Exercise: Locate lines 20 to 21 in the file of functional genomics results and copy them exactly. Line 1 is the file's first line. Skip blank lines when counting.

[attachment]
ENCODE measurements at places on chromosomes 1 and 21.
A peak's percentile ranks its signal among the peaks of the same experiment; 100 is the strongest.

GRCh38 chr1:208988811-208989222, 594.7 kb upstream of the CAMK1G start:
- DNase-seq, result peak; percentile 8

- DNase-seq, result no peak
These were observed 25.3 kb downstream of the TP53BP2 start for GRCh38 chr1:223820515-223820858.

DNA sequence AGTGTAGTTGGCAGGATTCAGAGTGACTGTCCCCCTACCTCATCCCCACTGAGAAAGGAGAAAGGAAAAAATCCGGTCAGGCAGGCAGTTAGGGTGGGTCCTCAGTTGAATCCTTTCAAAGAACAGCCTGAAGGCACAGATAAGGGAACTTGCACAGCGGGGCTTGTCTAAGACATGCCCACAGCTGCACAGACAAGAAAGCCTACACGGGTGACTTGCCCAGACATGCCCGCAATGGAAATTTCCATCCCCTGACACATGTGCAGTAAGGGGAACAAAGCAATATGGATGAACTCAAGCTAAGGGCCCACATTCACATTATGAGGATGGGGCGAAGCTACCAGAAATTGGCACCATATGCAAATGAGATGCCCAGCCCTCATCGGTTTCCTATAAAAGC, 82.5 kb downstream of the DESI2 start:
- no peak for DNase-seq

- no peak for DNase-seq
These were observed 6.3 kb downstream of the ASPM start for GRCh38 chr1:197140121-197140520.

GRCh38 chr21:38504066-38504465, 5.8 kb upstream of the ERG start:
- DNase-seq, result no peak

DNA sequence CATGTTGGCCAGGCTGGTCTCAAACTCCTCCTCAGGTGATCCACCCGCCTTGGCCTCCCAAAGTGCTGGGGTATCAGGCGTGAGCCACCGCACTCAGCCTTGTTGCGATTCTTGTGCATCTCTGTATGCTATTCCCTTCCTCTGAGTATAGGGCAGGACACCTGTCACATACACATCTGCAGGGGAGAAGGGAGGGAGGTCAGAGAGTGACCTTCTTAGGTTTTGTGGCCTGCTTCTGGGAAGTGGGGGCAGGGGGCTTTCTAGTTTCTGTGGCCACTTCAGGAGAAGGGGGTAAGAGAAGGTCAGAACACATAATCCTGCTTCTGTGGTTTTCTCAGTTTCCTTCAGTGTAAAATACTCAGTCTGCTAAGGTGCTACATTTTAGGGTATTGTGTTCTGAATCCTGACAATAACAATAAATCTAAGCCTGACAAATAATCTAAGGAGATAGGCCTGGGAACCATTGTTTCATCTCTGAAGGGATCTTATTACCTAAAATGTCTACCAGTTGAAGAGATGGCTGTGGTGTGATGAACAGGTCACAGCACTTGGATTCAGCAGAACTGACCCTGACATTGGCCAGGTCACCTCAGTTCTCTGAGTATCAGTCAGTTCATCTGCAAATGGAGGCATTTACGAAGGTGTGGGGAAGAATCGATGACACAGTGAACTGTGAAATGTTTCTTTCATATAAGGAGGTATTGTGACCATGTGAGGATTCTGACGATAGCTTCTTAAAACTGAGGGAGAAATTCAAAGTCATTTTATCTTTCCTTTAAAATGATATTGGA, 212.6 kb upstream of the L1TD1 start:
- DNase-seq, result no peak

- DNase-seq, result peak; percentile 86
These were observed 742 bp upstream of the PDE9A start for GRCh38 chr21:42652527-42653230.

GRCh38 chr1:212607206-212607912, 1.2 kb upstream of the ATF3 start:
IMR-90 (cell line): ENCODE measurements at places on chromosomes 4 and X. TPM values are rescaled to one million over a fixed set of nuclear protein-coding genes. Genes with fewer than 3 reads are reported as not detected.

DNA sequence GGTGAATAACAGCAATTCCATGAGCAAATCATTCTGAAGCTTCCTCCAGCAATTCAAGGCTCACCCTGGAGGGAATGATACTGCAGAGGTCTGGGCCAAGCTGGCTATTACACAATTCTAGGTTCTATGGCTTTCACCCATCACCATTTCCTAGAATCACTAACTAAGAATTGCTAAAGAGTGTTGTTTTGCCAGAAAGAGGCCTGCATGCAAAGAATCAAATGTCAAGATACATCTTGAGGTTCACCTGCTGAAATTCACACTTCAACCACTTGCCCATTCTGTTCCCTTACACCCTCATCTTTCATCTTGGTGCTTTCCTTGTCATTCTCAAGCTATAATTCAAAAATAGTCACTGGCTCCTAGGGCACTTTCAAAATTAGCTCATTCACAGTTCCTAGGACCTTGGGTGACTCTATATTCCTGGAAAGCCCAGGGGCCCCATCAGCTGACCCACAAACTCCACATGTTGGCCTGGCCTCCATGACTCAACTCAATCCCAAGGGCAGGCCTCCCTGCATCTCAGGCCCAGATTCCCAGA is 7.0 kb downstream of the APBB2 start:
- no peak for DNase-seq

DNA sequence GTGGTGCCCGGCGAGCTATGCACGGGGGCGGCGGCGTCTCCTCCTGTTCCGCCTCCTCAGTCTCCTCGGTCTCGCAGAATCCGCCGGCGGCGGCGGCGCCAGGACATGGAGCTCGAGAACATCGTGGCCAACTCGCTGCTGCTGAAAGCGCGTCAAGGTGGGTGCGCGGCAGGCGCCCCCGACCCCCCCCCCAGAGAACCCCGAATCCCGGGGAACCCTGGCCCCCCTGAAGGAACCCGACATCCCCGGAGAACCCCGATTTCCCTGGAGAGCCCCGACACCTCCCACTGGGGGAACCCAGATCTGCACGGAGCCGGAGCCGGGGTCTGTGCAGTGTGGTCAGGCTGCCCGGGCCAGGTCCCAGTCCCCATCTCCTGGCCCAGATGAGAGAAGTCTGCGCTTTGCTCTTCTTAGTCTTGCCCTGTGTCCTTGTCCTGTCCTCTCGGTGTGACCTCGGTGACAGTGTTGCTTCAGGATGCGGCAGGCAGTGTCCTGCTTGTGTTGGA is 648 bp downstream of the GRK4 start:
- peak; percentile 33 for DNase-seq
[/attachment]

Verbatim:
- no peak for DNase-seq

DNA sequence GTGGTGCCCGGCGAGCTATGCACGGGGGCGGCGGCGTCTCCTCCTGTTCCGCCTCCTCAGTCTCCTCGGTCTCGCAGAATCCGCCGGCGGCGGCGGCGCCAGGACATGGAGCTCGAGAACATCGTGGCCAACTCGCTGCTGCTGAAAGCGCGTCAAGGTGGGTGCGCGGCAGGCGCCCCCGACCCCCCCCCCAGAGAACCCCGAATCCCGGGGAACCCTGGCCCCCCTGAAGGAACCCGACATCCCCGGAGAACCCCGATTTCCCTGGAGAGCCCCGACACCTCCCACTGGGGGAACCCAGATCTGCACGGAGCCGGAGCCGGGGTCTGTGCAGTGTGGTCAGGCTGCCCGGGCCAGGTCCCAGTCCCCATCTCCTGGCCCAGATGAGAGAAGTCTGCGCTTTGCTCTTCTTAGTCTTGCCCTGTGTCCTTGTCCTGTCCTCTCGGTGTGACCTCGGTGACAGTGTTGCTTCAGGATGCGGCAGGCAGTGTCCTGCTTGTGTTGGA is 648 bp downstream of the GRK4 start: